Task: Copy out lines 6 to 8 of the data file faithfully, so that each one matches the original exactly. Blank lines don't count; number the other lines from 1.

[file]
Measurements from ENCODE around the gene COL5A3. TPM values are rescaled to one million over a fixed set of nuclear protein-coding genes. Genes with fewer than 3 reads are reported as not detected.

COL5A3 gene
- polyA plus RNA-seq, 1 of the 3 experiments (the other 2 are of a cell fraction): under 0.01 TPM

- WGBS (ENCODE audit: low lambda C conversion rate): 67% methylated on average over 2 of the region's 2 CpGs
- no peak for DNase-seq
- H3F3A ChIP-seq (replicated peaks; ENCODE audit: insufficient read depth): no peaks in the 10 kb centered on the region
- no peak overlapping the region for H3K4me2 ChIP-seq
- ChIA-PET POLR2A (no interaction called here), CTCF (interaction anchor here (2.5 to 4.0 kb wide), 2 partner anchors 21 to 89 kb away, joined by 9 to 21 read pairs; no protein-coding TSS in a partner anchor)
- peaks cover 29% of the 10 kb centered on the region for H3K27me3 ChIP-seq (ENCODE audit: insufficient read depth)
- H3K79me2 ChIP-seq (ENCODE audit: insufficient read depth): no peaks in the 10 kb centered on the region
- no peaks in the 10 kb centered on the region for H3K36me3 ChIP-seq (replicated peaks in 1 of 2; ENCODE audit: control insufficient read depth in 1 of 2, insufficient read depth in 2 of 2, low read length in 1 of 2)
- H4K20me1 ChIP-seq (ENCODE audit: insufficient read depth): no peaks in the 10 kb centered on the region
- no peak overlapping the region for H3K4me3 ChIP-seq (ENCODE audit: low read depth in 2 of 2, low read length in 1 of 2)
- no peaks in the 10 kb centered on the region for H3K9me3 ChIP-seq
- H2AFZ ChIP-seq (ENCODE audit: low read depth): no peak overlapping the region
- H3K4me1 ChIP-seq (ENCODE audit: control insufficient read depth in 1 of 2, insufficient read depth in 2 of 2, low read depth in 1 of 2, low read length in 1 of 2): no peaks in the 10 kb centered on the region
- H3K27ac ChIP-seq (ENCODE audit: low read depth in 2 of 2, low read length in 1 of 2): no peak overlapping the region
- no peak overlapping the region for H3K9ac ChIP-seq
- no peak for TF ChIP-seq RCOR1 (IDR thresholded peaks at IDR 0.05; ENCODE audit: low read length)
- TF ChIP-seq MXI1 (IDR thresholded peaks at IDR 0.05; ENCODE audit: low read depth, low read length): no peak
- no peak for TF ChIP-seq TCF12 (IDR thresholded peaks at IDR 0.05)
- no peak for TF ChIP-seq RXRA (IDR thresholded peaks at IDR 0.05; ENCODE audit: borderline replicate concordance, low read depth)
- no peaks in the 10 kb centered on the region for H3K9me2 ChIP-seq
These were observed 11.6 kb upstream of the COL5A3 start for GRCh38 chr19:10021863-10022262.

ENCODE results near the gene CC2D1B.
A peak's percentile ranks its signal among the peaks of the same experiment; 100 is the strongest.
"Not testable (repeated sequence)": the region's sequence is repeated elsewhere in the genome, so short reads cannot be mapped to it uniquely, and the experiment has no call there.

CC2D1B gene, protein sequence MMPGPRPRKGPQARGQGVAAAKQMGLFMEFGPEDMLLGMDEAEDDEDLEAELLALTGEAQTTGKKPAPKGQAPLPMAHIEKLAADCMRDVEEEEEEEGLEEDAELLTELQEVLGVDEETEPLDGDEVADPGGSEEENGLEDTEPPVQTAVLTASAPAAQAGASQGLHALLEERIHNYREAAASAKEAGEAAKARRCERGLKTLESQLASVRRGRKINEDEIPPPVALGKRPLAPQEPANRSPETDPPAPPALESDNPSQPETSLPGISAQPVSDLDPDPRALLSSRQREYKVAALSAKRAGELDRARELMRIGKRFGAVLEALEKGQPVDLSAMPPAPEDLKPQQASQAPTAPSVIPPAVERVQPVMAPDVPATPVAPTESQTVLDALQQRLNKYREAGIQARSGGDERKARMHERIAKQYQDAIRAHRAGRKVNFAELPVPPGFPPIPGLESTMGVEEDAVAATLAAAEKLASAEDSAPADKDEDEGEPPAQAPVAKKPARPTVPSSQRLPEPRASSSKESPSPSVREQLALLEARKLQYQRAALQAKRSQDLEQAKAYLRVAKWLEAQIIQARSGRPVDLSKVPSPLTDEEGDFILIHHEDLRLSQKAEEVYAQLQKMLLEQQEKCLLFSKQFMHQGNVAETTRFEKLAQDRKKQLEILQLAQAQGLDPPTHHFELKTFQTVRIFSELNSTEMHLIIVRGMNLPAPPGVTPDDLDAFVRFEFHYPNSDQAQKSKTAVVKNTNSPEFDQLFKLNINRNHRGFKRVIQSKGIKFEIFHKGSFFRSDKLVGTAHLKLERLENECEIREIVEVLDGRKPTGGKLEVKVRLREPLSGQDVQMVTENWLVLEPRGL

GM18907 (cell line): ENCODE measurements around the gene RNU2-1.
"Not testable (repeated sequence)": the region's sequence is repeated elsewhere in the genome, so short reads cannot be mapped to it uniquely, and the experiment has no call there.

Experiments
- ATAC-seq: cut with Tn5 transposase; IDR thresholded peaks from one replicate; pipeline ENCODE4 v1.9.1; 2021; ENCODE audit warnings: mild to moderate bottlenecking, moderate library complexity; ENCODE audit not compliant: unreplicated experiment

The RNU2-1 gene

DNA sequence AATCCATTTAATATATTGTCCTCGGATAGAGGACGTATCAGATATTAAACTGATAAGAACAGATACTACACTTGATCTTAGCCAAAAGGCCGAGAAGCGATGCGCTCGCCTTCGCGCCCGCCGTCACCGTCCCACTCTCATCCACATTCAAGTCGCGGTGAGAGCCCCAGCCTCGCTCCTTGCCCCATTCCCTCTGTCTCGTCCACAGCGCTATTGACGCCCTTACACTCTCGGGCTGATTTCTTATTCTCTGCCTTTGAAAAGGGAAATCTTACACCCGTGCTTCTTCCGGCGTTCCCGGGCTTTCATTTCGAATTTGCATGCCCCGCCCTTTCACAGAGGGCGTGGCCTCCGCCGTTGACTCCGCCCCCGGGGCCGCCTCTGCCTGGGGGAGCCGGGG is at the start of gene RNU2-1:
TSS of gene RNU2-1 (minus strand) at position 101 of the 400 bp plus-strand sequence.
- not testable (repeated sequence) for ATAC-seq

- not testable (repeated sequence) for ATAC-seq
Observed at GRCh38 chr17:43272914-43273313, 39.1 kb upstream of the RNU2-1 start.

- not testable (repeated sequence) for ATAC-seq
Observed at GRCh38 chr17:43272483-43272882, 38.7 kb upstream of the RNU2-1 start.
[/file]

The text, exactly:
- H3F3A ChIP-seq (replicated peaks; ENCODE audit: insufficient read depth): no peaks in the 10 kb centered on the region
- no peak overlapping the region for H3K4me2 ChIP-seq
- ChIA-PET POLR2A (no interaction called here), CTCF (interaction anchor here (2.5 to 4.0 kb wide), 2 partner anchors 21 to 89 kb away, joined by 9 to 21 read pairs; no protein-coding TSS in a partner anchor)